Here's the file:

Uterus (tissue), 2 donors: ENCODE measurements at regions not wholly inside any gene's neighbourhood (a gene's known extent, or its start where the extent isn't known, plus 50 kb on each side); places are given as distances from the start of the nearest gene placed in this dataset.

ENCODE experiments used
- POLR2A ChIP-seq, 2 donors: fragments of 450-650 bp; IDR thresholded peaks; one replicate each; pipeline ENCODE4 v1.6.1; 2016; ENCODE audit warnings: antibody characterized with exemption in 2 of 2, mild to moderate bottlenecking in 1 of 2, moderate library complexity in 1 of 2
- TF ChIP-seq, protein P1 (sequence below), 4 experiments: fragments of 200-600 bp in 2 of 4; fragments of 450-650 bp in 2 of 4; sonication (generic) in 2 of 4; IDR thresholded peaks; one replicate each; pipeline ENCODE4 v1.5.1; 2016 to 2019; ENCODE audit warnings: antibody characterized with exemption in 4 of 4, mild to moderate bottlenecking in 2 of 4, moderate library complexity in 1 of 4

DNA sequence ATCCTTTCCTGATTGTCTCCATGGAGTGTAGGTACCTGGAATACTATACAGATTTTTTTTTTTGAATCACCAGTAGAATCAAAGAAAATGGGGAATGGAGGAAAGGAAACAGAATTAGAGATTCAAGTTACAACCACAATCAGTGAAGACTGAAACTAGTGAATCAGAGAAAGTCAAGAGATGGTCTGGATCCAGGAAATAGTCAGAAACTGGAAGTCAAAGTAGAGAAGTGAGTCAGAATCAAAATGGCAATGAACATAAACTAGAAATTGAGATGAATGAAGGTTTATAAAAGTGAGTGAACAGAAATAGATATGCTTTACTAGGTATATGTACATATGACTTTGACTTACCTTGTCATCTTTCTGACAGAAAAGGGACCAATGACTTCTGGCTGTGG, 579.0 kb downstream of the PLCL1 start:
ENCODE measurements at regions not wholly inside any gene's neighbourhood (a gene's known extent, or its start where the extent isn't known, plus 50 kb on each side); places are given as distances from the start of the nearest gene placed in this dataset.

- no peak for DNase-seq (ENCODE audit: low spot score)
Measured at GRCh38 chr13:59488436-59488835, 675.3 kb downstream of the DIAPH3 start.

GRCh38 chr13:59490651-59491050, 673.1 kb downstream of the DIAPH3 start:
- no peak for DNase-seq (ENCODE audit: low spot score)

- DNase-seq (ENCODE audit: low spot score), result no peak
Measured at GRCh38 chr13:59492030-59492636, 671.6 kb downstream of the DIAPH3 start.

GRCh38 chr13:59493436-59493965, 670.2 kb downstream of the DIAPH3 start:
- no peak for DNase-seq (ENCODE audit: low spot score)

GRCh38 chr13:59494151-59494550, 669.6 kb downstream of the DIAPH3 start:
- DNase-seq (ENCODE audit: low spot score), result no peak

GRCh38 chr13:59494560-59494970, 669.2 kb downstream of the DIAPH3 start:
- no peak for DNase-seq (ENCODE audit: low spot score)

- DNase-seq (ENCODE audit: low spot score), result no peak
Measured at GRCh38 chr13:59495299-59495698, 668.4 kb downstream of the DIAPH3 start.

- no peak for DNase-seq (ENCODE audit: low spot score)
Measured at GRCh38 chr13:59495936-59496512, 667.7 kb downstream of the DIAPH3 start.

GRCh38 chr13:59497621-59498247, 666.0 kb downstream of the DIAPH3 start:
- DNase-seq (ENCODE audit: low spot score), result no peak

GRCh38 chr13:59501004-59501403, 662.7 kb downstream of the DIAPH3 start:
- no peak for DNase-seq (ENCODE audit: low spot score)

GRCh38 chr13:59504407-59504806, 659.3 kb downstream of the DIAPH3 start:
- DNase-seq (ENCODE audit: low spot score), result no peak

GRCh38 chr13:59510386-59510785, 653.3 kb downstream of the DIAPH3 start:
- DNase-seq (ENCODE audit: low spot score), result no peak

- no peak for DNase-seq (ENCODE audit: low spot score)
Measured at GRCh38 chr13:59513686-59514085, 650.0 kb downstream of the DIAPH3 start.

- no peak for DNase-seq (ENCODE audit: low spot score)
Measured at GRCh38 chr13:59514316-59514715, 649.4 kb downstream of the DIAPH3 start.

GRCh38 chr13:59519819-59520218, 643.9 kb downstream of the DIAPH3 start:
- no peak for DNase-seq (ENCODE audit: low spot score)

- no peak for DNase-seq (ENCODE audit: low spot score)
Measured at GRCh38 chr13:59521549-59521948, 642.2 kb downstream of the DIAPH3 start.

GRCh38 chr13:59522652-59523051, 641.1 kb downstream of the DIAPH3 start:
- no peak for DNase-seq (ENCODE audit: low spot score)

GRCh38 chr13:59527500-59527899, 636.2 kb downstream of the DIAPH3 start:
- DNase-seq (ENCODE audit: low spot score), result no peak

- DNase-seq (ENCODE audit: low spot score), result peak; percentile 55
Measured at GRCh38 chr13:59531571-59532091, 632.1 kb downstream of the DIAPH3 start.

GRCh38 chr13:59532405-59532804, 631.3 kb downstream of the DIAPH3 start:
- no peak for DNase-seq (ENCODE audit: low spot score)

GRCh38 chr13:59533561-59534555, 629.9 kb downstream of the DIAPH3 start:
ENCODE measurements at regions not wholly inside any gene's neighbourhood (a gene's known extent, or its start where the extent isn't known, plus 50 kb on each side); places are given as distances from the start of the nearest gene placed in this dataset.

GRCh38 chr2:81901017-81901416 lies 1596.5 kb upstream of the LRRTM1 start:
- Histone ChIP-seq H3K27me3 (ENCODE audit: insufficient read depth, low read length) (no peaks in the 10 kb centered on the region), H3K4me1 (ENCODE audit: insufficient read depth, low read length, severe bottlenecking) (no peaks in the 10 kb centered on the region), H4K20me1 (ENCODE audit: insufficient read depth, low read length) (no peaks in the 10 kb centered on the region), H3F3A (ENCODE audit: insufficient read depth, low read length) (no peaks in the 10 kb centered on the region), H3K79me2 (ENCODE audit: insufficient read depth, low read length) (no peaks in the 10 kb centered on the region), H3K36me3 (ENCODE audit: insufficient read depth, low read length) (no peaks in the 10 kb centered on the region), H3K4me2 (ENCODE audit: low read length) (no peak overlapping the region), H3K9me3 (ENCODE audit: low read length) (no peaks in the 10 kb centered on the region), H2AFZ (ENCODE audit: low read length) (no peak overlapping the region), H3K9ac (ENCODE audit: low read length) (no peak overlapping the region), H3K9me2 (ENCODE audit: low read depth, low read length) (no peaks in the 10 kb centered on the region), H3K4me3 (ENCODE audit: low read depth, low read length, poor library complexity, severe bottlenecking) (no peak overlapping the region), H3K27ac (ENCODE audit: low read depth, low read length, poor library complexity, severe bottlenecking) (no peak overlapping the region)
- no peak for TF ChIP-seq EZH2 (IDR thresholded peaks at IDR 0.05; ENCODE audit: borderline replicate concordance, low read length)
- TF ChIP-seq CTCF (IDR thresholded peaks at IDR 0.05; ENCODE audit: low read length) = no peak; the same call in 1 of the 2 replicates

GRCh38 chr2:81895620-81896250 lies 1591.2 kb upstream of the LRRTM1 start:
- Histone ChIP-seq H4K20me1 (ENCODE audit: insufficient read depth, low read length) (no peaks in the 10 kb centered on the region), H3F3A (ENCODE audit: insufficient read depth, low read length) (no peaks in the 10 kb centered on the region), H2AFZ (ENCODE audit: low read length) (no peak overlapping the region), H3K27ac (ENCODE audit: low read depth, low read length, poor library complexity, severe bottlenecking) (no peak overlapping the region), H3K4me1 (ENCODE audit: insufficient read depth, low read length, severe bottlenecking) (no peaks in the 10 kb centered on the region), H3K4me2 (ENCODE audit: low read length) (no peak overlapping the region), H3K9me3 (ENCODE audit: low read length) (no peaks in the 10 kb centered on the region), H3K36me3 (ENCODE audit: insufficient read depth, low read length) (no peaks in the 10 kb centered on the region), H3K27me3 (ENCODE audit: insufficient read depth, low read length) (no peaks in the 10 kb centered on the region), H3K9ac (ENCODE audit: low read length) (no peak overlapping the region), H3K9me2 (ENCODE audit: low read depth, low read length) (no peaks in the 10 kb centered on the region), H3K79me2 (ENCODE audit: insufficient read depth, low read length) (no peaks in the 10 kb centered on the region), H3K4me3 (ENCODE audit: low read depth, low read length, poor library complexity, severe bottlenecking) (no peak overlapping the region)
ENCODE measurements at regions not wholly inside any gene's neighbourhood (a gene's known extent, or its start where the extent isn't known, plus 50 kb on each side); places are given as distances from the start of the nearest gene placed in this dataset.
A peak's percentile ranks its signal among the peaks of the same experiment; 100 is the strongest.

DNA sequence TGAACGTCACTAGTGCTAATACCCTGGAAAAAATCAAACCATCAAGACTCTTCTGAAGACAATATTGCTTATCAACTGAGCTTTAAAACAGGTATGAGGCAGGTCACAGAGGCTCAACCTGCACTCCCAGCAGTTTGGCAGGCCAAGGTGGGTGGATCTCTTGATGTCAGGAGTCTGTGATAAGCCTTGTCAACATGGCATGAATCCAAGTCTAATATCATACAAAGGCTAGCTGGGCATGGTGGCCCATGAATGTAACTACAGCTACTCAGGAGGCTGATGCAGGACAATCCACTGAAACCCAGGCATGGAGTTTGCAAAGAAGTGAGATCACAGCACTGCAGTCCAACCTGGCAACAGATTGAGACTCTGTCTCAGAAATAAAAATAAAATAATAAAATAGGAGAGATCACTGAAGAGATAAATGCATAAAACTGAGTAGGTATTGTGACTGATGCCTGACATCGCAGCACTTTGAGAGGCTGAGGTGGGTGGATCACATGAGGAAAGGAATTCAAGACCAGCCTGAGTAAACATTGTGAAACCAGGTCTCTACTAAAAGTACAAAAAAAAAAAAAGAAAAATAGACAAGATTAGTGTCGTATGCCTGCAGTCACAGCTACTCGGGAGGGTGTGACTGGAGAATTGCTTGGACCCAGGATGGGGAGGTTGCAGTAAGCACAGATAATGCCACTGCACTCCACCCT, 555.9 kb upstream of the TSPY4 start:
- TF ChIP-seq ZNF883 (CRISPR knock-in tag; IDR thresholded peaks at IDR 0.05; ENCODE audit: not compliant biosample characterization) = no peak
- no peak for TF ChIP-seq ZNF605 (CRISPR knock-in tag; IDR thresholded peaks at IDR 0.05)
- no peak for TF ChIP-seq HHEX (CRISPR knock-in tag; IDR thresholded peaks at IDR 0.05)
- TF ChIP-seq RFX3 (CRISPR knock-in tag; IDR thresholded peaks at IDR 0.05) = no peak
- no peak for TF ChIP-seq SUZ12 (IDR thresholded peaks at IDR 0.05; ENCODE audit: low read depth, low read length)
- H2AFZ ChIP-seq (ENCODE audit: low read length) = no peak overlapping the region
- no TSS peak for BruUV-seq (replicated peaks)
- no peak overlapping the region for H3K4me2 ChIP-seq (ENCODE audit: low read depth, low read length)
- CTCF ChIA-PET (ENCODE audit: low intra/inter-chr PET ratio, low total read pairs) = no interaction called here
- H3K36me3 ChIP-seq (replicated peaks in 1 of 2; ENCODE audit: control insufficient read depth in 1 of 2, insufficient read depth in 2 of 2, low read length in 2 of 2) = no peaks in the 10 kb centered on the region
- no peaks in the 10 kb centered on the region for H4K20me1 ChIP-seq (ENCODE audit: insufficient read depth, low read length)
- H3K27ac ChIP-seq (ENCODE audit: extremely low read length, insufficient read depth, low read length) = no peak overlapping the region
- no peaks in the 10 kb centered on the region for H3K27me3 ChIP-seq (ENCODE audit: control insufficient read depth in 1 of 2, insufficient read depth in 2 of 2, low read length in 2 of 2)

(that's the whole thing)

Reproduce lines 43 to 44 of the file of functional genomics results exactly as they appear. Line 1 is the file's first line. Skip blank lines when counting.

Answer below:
- DNase-seq (ENCODE audit: low spot score), result peak; percentile 55
Measured at GRCh38 chr13:59531571-59532091, 632.1 kb downstream of the DIAPH3 start.